Luck among factors that help U.S. airports avoid terrorism

TSA checkpoints have had no terrorist incidents occur since 9/11.
TSA checkpoints have had no terrorist incidents occur since 9/11.

Airport security experts last week cited a combination of robust intelligence gathering, advantageous geography and plain old-fashioned luck as key reasons why the U.S. hasn’t experienced a major airport or aviation-related terrorist attack since 9/11.

“What we’re doing right is engaging in intelligence collection and analysis to identify people way before they get to an airport,” said Richard Bloom, the director of Terrorism, Intelligence and Security Studies at Embry-Riddle Aeronautical University in Arizona.

U.S. intelligence agencies, he said, work globally to determine where potentially threatening people are, what they might do and how they might do it.

“I think we do that more comprehensively and more seriously than many other countries,” Bloom said.

Last month’s bombing attack, claimed by ISIS, on the Brussels airport and a nearby metro station has led to renewed questions about the security of airports, especially in areas outside the checkpoints that in the U.S. are operated by the Transit Security Administration (TSA).

But with the exception of two lone gunman incidents at Los Angeles International Airport — the most recent in 2013 resulted in one fatality and the other in 2002 resulted in two fatalities — the vast network of U.S. airports has been unscathed by violent attacks, including terrorism, in the post-9/11 era.

In addition to the long tentacles of the U.S. intelligence network, analysts, including Gordon Longton of the Minnesota-based consulting firm James L. Johnson Associates, emphasized that increased police vigilance has been a key factor in maintaining the relative security during the past 15 years. As an example, Longton cited Minneapolis/St. Paul Airport, where he headed security in the 1990s. Police staffing there has increased by a third since 9/11, he said.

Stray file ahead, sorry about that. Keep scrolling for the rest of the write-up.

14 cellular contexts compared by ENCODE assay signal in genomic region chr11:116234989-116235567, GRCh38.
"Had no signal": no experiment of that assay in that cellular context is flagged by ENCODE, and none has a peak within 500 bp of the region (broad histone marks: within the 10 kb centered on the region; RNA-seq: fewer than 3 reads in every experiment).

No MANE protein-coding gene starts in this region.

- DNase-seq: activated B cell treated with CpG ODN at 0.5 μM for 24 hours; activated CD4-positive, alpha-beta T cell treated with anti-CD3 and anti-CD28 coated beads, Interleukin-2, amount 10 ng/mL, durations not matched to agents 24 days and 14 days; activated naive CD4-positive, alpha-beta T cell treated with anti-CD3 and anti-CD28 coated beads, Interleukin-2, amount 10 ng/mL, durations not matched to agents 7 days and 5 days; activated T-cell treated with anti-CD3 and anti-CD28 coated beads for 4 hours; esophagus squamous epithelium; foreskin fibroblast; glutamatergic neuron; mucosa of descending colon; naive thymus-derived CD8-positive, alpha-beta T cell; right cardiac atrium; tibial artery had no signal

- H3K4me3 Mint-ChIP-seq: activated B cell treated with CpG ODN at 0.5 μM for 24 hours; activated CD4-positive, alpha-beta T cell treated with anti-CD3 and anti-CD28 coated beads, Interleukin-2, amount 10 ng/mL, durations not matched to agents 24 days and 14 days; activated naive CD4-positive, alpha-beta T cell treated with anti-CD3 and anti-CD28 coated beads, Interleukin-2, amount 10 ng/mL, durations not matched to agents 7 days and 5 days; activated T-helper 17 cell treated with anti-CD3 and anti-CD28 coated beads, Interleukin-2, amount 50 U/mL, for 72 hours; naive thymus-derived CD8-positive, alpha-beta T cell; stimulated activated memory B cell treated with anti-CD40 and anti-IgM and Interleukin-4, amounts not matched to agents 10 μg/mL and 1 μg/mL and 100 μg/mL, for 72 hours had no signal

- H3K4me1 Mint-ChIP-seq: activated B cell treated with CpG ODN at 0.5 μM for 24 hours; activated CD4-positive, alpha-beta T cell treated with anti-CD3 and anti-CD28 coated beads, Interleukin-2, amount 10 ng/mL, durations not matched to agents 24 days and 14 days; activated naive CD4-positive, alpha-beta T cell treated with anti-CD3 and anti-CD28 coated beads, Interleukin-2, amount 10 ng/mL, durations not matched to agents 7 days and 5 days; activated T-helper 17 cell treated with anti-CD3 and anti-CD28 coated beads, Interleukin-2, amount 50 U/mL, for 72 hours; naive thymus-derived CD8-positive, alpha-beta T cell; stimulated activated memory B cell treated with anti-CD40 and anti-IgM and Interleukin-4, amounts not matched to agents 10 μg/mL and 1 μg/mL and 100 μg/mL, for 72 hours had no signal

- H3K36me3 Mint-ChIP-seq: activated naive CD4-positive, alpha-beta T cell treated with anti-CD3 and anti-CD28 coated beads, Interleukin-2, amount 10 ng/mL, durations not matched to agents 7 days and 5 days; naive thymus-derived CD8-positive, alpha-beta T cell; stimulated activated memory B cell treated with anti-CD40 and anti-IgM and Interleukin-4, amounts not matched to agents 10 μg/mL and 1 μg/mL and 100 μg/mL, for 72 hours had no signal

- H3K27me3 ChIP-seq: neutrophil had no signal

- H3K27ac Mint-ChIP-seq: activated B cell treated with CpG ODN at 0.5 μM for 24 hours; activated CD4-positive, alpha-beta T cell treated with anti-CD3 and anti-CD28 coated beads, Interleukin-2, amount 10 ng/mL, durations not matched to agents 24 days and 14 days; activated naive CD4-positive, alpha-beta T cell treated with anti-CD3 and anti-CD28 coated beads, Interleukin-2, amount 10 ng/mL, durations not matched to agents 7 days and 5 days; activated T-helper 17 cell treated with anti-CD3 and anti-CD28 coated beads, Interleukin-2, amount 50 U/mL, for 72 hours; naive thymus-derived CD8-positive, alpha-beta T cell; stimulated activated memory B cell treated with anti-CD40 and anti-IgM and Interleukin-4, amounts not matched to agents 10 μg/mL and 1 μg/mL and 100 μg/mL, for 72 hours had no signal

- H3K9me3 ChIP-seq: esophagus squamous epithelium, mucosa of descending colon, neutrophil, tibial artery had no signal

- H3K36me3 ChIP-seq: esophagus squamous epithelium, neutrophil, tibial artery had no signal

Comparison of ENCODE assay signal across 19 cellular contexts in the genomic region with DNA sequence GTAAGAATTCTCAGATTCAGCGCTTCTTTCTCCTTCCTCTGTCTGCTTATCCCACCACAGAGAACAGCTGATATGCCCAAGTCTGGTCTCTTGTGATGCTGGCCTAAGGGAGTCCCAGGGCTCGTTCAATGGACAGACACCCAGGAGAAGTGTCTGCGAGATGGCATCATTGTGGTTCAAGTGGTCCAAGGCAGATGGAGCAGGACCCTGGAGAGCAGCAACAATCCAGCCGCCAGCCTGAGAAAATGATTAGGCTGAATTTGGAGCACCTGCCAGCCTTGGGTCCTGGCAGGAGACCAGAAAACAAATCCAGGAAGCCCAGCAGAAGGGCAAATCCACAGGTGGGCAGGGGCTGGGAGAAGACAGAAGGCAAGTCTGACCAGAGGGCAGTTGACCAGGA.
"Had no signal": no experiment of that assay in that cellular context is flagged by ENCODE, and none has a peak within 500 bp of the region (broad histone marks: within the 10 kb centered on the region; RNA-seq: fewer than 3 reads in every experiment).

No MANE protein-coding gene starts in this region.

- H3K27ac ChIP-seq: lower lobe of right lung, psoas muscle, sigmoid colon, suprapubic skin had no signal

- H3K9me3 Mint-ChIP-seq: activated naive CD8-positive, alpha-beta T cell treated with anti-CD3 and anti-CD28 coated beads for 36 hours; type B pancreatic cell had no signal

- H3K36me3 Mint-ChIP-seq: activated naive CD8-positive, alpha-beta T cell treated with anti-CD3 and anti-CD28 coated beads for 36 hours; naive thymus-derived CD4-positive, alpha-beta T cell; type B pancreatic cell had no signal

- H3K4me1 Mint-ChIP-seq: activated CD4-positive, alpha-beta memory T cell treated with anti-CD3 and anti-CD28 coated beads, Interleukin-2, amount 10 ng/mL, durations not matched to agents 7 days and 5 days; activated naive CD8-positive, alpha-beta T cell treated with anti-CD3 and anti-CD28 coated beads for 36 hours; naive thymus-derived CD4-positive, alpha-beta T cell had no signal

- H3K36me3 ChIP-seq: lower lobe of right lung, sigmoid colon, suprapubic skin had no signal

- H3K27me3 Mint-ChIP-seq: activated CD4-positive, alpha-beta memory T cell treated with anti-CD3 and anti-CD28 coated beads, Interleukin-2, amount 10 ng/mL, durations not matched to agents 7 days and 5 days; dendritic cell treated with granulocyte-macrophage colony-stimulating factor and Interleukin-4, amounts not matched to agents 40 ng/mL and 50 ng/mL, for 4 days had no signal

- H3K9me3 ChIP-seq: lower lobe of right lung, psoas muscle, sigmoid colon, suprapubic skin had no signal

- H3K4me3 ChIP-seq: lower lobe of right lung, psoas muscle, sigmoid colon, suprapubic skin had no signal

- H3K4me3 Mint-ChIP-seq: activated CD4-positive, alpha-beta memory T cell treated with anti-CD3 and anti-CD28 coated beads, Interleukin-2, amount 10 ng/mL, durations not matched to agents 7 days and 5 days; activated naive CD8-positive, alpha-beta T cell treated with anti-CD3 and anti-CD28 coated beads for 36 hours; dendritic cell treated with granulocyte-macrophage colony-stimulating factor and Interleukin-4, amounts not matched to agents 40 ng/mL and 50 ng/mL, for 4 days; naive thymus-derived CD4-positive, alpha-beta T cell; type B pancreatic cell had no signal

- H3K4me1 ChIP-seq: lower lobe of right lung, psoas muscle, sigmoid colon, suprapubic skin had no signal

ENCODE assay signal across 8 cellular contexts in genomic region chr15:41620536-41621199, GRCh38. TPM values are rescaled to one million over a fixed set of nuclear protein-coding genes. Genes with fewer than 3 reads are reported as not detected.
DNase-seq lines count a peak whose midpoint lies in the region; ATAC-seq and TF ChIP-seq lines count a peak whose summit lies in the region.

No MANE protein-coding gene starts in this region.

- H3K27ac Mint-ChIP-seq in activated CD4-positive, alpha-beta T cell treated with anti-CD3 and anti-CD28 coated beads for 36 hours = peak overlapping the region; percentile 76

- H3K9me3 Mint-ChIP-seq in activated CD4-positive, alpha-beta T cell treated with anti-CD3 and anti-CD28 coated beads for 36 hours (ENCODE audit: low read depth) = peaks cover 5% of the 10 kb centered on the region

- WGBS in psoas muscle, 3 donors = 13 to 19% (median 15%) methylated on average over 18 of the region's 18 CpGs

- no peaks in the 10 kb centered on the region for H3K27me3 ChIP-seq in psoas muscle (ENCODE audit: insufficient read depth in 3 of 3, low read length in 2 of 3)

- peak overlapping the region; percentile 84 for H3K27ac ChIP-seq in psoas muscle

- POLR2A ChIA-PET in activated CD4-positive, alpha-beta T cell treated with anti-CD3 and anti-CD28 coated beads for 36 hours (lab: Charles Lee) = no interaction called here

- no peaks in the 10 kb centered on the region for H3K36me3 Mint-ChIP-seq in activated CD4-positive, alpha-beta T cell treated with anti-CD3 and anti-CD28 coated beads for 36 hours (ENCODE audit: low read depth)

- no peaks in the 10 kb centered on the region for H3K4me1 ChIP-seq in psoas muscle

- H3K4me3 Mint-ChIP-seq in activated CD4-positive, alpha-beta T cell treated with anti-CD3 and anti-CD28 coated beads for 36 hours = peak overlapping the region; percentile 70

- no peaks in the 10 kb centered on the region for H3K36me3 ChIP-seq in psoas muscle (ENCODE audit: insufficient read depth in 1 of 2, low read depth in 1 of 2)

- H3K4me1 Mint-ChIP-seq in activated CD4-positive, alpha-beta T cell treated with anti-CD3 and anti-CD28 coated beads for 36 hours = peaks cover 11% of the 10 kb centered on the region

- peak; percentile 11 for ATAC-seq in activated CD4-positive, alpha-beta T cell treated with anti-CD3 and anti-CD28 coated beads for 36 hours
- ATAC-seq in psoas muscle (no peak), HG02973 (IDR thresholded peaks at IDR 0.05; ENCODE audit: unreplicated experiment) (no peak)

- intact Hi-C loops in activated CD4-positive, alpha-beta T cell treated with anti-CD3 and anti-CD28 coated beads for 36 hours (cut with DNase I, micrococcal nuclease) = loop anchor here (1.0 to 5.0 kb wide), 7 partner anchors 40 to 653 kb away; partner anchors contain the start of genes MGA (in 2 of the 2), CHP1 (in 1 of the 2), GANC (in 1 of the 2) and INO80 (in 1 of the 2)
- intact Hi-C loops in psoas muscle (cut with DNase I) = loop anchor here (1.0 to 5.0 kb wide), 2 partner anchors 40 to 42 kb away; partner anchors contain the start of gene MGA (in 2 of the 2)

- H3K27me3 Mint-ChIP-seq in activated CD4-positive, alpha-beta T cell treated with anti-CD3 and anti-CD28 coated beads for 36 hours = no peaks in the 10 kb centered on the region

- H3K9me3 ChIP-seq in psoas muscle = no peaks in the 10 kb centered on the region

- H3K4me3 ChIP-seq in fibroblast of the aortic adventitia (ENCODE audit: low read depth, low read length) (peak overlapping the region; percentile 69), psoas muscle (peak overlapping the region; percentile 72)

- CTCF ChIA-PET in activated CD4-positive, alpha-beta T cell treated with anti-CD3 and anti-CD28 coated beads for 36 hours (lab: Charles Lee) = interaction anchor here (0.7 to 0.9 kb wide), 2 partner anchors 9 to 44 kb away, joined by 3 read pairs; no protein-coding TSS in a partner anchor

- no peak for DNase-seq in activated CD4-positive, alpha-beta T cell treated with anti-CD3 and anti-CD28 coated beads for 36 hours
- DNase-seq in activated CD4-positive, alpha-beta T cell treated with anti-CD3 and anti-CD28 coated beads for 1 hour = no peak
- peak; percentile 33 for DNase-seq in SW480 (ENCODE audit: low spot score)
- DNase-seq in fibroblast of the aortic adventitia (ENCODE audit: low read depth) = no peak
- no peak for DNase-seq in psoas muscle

But Longton also argued that intensified security efforts, both on-site and through intelligence gathering, are just part of why the U.S. aviation network has thus far avoided a major attack. The country, he noted, is also the beneficiary of being far from most of the terrorist bases.

“We have an ocean separating us, which makes us so much different than Europe, where they have lots of people crossing borders,” Longton said.

Analysts also cited simple luck as a third major factor in U.S. airports having largely steered clear of successful terrorist attacks.

“You’re just lucky when you break up something,” said Duane McGray, executive director of the Airport Law Enforcement Agencies Network, which comprises industry professionals. “The reality is we’ve been very fortunate, but we’re also very vulnerable.”

The Airport Law Enforcement Agencies Network says behavior recognition is a primary tool.
The Airport Law Enforcement Agencies Network says behavior recognition is a primary tool.